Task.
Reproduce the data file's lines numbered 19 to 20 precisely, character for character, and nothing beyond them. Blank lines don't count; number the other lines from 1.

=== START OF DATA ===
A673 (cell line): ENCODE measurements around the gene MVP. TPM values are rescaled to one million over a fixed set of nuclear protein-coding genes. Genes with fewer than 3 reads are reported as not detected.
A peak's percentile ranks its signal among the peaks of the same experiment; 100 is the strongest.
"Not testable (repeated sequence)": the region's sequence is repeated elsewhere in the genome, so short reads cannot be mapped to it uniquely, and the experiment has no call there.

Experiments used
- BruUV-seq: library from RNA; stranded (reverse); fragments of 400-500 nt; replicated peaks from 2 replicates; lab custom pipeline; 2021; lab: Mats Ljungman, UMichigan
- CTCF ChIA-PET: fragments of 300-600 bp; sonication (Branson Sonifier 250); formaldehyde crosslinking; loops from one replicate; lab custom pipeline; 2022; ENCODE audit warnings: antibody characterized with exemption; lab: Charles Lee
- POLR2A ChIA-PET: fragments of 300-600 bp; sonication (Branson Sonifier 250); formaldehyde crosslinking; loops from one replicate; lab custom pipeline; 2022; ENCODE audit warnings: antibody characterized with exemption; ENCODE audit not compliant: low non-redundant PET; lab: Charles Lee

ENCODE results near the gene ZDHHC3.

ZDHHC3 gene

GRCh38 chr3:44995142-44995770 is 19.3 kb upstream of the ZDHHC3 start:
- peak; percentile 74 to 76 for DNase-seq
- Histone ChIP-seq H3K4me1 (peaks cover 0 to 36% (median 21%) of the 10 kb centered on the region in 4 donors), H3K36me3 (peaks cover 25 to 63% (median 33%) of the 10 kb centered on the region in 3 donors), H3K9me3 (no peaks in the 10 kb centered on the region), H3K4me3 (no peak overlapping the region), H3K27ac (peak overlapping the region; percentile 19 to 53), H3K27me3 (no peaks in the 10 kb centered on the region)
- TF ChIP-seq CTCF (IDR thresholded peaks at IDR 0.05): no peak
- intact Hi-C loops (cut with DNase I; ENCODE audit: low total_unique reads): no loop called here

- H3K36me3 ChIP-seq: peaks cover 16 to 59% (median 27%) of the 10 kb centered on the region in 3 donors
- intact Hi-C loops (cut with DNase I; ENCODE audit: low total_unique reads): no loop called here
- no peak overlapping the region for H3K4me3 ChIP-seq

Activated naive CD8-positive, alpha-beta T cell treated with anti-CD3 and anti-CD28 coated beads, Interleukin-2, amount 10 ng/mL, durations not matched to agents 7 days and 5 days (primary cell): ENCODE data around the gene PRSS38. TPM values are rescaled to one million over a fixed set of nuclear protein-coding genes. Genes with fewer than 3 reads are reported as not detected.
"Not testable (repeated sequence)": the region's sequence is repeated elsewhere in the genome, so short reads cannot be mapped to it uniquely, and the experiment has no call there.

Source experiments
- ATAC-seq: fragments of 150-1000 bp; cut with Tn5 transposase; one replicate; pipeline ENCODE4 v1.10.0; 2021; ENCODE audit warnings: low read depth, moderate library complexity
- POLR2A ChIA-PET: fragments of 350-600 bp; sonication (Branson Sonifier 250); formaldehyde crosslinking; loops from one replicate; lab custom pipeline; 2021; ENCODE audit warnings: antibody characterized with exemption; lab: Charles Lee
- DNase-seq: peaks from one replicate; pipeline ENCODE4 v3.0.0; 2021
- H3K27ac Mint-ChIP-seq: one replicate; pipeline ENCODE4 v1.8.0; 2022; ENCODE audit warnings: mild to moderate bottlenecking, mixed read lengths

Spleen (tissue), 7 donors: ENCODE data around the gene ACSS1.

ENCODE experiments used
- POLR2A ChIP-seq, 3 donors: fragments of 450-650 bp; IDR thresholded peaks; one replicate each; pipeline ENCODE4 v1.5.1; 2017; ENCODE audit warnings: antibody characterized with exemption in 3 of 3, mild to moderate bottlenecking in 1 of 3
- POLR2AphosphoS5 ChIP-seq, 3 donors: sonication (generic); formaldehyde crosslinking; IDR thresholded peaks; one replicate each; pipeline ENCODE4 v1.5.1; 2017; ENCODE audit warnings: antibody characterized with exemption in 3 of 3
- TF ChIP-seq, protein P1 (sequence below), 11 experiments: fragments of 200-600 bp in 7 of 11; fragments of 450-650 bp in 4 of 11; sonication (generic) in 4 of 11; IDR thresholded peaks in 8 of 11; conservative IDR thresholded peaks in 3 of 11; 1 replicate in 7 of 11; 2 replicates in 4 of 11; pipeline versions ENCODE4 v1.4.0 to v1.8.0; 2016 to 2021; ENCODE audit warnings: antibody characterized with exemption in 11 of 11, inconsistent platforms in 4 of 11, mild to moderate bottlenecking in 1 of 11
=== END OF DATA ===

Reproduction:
"Not testable (repeated sequence)": the region's sequence is repeated elsewhere in the genome, so short reads cannot be mapped to it uniquely, and the experiment has no call there.

Source experiments